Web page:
November 18, 2017

Notes on the Election for Believers

Doug Wright

Today we have a privilege that is a rarity in history – voting.  The relatively brief American History of involving the populace in the selection of our leaders is all that we have ever known.  It is, however, not the norm of history.  Dictators, kings, groups (of various origin), and even anarchy dominate history.  You and I are privileged to have a voice as to who governs our affairs.  It is even possible for one of our own – a believer – to occupy a position of leadership within our government.  With that in mind, here are a few compiled (ideas incorporated from others) reminders for believers as we go into this final weekend of campaigning.

  1. You are voting for a president, not a pastor.  I have heard people say, “I can’t vote for either of these men.”  It is true that I would not elevate either of these men to a position of leadership in our church, but that is not what we are voting for.  One man mildly claims Christianity, but displays Islamic affections.  If you argue that he is neither Christian or Muslim, a strong case can be made for humanism, hedonism, or atheism.  Our current president governs as if there is no God.  The other candidate is clearly immersed in a cultic view of biblical Christianity.  Mormonism wants to be part of the mainstream of Christianity, but any person doing a thorough review of their belief system realizes they are radically different.  In spite of my distaste for cults, I would much rather be governed by a man who recognizes the Judaistic God and promotes biblical values.
  2. You should vote.Matt. 5 speaks of the believer as “salt” and “light.”  I believe this applies to our vote.  When you fail to express your desires by voting, you are surrendering to the belief system of those who do vote.  It has often been noted, “if you don’t vote, you don’t have a right to complain.”  There may be more truth to that than what you thought.  God sent the Holy Spirit to restrain evil – perhaps the compiled votes of believers could do the same in the United States.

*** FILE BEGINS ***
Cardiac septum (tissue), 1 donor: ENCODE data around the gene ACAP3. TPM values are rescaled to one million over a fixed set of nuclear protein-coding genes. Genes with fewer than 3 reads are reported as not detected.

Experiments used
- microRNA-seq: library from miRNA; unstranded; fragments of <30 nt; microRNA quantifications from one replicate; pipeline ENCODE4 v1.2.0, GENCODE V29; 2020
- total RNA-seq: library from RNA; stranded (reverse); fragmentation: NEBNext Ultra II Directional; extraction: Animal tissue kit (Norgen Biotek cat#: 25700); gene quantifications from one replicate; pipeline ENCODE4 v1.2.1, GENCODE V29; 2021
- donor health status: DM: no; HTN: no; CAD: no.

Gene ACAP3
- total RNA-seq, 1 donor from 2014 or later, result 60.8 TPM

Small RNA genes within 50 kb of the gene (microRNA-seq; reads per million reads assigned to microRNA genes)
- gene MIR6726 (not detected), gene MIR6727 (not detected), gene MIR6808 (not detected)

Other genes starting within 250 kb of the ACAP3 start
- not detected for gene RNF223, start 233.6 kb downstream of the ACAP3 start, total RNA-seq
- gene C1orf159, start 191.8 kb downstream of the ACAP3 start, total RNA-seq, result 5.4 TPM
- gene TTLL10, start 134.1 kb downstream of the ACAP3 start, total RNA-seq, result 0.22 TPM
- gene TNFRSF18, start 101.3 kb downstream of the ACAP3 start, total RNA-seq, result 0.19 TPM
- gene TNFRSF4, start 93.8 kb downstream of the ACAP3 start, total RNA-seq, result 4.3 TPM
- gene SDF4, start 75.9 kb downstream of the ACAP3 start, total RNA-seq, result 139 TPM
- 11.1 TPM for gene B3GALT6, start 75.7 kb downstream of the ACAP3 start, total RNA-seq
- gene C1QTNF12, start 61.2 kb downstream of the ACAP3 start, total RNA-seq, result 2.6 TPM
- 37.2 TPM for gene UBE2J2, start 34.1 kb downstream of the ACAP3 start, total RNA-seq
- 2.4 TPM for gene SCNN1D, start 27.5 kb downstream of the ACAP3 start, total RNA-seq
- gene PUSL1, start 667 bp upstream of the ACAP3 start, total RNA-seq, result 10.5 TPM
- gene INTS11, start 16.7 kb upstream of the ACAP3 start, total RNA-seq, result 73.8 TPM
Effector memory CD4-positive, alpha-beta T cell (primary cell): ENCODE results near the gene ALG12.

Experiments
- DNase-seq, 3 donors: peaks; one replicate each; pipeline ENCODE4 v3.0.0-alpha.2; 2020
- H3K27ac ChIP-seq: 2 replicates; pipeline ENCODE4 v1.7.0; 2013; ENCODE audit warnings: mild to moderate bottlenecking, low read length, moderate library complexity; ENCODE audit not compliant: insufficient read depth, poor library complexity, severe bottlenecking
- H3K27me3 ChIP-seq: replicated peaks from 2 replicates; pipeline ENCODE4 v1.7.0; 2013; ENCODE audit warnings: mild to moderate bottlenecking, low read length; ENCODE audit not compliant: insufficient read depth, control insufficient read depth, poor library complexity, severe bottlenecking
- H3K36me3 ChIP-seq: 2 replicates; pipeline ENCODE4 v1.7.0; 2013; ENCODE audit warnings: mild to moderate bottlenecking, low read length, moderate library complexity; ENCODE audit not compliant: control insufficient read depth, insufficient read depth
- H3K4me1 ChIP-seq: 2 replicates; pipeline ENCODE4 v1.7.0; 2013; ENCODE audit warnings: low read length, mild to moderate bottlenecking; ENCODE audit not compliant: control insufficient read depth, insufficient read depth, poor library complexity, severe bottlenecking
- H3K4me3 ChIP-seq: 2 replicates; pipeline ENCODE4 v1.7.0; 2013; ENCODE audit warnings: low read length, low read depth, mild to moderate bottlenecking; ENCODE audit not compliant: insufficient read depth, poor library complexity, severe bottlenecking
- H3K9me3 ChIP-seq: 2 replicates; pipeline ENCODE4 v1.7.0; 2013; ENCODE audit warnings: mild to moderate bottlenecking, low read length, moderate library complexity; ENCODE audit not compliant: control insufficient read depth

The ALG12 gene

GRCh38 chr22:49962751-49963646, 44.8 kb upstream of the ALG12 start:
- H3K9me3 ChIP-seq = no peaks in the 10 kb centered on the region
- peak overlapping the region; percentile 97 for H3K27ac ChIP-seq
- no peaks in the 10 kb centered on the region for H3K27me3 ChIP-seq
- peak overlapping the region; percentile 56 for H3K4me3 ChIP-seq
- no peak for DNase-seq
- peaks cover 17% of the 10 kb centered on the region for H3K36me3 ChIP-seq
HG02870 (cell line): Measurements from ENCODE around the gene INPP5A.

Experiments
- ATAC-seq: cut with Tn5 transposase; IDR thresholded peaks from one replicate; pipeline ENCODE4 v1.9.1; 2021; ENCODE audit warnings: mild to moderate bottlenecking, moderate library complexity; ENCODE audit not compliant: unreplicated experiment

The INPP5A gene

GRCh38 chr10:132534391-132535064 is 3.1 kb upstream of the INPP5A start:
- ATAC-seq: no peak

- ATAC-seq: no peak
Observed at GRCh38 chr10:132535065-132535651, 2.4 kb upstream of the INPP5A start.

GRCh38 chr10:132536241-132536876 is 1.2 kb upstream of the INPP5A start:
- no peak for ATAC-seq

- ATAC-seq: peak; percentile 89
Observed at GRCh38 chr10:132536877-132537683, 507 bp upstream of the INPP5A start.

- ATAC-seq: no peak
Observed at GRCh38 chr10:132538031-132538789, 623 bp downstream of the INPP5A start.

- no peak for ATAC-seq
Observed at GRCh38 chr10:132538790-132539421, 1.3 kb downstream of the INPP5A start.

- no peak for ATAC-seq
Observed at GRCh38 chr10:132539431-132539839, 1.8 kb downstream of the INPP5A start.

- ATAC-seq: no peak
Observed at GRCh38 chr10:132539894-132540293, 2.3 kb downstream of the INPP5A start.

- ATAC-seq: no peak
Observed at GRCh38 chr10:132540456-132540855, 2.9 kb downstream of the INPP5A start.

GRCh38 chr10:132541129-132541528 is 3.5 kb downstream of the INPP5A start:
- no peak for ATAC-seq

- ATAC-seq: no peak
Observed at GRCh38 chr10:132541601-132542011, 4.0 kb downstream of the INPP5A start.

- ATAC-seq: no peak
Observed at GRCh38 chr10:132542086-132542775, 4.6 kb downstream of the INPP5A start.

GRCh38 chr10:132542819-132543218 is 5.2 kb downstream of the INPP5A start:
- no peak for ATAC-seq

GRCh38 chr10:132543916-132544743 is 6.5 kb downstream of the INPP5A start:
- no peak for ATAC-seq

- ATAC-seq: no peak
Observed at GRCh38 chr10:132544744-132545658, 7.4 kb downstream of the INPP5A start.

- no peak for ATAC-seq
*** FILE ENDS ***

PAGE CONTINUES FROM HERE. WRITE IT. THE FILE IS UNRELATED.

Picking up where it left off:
3. Your vote should reflect biblical values.  During the last election many people voted for a leader based upon their affection for a race or for the promise of “hope and change.”  They voted with their emotions rather than their intellect – especially their biblical intellect.  You should be an informed voter.  Believers cannot sanction abortion, same-sex marriage, an education system that excludes God, and many other values that conflict with the Bible.  While we could discuss the pros and cons of socialism vs. capitalism, the moral decisions are non-negotiable.
  4. God sets up and takes down kings. Daniel irritated King Nebuchadnezzar when he told him, “It is He who changes the times and the epochs; He removes kings and establishes kings; He gives wisdom to wise men And knowledge to men of understanding” (NASB). God is sovereign and will do as He wishes.  I fear that a nation that has excused God from school, government, and society will reap what we have sown.  I will do all I can to promote God-fearing leaders, but God may give us what we deserve.  My vote is an expression of my desire.  God’s vote is an assertion of His will.  He may be using these events to bring about His sovereign plan.

This election and the ensuing president will make a difference in our nation for the next four years, but all believers must acknowledge that no man is the savior of our nation. Psalm 33:12 (“Blessed is the nation whose God is the Lord.”) was directed to Israel, but it applies to us.  I will expend energy promoting voting and voting biblical values, but my primary purpose is to turn men back to God.  That is the only place true peace can be found.


Doug Wright is pastor of Keystone Baptist Church, Berryville, VA.


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